Recent Posts

Russian Socialists in the Struggle for Democracy

For the past few weeks, protests for fair elections in upcoming municipal polls have become weekly in Moscow and St. Petersburg as thousands have defied authorities to attend unsanctioned rallies. The police crackdown has been particularly harsh in Moscow. Protests on July 27 and August 3 resulted in over 2000 detentions. Images of police in riot gear wrestling citizens to the ground and beating peaceful protesters were reminiscent of the mass protests against election fraud in 2011-2012.

Members of the Russian Socialist Movement, a small Marxist, anti-Stalinist organization active in the Russian left, have been participants in local electoral campaigns and in the protests. Two RSM activists, Valeria Kovelishina and Ilya Budraitskis talk about the Russian Socialist Movement, their electoral work, the protests for democracy in Russia and what they might mean for the future.

Witnessing the Collapse of Communism


Roundtable discussion marking the 30th anniversary of the collapse of communism in Eastern Europe. Participants include Timothy Garton Ash, Bridget Kendall, and Jens Reich.

The Evictors

Around Moscow, there’s a whole industry of so-called “black creditors” — microfinance institutions (or MFOs) that swindle and seize debtors’ homes. Ivan Golunov’s investigation for Meduza has discovered that almost 500 apartments have been seized from their owners over the past five years without so much as a court order. In fact, this scheme involves more than simply “squeezing” people from their homes. It is possibly part of a wider, international money-laundering system. Here’s Meduza special correspondent Ivan Golunov on the ins and outs of this industry.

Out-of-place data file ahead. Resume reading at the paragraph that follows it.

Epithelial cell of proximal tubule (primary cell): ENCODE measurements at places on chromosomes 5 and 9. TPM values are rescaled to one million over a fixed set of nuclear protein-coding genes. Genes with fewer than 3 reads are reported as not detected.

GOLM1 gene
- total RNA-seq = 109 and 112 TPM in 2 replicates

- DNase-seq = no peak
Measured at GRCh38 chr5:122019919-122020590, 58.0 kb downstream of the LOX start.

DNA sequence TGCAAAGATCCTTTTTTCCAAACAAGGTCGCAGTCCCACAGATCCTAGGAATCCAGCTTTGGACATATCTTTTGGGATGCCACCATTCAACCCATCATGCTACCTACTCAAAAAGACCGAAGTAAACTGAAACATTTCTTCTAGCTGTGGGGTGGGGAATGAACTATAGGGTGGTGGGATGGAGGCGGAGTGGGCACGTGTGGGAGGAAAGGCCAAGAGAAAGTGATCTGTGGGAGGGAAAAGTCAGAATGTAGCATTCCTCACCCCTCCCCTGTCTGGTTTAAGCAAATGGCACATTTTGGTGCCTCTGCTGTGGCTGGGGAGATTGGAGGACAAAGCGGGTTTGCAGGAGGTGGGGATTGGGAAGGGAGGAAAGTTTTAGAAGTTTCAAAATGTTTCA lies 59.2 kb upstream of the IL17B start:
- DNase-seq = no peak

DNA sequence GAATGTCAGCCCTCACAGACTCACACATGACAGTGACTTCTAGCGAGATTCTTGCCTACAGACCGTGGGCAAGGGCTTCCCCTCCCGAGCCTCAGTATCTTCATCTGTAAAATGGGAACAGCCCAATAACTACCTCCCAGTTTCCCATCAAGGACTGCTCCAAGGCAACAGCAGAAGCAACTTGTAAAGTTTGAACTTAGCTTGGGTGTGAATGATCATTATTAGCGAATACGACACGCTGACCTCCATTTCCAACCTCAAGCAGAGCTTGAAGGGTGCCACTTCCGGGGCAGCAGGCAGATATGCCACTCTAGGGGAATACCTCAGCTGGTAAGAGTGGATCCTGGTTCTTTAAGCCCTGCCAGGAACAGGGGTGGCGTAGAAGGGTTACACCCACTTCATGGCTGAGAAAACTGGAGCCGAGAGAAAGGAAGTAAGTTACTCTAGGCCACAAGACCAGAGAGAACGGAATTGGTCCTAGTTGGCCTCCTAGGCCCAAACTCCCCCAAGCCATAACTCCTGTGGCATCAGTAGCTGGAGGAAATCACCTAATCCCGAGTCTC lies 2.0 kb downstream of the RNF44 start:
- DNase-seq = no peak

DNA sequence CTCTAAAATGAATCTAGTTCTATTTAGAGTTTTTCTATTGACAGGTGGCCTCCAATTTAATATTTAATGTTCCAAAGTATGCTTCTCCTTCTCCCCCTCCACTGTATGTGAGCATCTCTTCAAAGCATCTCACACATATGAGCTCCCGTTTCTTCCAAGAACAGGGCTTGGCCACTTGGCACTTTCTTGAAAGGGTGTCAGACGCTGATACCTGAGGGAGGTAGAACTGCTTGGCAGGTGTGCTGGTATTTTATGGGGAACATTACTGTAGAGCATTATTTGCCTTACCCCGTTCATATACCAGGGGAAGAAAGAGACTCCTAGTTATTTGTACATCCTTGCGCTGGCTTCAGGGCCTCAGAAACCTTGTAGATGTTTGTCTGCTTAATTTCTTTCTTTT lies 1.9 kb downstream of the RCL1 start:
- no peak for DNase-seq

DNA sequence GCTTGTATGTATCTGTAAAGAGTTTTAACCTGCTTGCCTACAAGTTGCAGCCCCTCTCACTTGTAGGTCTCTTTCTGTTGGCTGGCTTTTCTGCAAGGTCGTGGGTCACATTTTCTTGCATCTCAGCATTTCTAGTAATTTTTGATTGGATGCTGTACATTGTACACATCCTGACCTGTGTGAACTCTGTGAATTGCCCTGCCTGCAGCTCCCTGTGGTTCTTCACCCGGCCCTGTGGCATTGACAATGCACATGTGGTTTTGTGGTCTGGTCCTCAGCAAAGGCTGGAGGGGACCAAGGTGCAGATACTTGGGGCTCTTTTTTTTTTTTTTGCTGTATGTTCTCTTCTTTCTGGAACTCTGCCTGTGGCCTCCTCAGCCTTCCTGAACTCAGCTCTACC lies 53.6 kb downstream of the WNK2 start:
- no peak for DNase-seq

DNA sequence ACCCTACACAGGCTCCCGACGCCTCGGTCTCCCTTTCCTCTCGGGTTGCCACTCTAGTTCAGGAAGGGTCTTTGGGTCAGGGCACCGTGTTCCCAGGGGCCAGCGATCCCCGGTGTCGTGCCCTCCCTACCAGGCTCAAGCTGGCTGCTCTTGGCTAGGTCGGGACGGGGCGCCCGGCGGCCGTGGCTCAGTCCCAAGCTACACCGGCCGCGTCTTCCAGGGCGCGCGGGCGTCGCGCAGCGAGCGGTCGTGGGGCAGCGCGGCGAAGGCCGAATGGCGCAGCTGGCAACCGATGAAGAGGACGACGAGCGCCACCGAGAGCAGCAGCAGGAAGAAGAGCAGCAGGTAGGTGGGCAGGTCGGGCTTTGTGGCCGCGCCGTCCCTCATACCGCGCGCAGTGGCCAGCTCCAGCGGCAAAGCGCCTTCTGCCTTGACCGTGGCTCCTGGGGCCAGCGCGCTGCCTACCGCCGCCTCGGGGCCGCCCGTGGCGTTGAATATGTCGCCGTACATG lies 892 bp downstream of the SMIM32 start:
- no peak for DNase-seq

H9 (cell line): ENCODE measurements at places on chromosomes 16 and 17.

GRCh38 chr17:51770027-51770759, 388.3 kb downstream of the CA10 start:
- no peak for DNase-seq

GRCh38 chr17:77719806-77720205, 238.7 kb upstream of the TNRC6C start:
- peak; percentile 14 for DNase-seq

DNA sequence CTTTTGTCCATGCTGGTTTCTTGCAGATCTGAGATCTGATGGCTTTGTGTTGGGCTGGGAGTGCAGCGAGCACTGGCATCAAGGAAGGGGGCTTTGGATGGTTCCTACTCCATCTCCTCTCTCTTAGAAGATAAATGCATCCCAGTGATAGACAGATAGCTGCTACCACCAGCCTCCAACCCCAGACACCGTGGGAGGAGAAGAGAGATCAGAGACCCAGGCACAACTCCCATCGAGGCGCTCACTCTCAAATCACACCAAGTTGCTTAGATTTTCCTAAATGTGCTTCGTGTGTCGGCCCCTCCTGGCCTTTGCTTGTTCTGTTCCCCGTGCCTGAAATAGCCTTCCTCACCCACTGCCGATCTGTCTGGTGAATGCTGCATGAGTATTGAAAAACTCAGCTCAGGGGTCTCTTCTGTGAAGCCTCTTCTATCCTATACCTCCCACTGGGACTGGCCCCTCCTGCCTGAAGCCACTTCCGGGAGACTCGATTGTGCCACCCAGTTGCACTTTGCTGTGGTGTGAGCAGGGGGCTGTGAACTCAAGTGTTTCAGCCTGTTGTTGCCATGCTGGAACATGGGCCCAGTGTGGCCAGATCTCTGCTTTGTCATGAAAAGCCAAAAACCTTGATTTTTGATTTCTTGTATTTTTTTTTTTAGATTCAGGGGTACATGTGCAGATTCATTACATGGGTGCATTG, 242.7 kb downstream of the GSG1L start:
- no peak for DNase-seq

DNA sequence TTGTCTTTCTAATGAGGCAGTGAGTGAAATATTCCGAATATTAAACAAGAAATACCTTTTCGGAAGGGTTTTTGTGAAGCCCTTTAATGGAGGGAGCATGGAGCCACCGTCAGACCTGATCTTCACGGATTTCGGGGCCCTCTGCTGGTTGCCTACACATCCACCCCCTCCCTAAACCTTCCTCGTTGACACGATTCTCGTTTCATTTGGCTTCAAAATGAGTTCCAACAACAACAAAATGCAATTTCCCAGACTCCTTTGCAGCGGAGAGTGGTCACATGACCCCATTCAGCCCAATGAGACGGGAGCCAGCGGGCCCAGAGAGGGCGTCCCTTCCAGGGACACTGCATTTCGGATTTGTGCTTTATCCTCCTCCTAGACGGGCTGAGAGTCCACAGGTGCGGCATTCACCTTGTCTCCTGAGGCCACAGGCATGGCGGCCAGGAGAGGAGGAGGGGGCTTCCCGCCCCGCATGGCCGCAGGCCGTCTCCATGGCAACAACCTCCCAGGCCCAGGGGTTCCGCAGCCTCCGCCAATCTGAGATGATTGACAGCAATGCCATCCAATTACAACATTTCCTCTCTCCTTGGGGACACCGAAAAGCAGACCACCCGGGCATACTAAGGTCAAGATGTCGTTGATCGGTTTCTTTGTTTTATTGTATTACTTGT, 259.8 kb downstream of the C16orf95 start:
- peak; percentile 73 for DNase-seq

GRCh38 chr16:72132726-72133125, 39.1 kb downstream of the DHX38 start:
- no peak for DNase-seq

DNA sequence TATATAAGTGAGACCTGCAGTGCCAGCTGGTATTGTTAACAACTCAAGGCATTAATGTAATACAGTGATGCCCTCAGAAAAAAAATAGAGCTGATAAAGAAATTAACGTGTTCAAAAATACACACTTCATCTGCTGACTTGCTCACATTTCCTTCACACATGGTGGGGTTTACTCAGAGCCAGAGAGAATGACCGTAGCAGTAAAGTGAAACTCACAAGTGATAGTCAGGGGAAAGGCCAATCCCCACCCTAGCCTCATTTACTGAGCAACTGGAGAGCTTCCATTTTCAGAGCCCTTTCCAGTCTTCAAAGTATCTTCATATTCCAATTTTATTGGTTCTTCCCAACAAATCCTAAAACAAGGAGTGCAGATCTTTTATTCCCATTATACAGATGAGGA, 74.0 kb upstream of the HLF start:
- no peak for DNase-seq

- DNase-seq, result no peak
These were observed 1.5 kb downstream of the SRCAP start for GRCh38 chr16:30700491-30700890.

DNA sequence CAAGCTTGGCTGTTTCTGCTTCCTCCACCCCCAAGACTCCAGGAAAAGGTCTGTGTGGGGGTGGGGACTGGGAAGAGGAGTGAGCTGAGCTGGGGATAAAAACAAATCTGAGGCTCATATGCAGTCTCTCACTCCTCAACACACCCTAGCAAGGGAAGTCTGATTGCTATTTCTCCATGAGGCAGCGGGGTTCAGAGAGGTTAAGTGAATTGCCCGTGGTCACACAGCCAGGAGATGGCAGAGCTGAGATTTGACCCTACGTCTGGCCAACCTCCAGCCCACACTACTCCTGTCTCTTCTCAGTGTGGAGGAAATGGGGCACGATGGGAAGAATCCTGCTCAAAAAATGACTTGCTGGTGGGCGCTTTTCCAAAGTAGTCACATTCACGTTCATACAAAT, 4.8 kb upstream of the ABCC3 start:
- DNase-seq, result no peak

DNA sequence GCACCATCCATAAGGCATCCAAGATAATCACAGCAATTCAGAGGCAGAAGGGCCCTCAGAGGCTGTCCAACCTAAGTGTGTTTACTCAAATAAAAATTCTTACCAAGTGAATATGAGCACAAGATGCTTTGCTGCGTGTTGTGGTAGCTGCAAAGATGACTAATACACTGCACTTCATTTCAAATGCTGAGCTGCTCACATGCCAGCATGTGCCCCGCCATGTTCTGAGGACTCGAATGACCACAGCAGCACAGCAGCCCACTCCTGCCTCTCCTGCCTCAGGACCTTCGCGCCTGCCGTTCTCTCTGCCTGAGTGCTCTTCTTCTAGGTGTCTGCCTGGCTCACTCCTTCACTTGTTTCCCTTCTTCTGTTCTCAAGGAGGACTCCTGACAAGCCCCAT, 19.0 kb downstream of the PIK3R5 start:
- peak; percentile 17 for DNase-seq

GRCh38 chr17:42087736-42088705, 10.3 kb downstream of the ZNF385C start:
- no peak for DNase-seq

Russian Journalists Building Solidarity

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The bleakness of Russian media is often citied as one of the clearest examples of Putin’s creeping authoritarianism. State control of television, its concentration under fewer and fewer corporations, the harassment and murder of journalists, police raids of media NGOs, newspaper and journal offices, evicting the Union of Russian Journalists from their offices, instituting “positive coverage” rules, and self-censorship are just a few of the things Russian journalists have to deal with to practice their craft. But as Katrina Vanden Heuvel of the Nation reminds us, the bleak times also produce solidarity.

What is heartening are signs of solidarity among Russian journalists. A few weeks ago, for example, Tv2, located in the Siberian city of Tomsk, posted an open letter to President Putin in defense of independent media (and specifically in support of the Educated Media Foundation.) Within a few days more than 2000 journalists from almost all Russian regions had signed the petition.

And just a few days ago, all four of the radio correspondents for the Russian News Service, which provides news for three major radio stations serving about 8 million people, submitted letters of resignation. Artem Khan, a correspondent for the Service, said that he and all of his colleagues have walked out because of “censorship” and “pressure” to disseminate pro-Kremlin material from the company’s news executives who took control in April.

It is Russian journalists who will wage the most effective protests against attacks on media freedom. It is, after all, their country and their citizens who are being deprived of the independent and free flow of information.

Let us hope that these are signs that journalists are now beginning to fight back.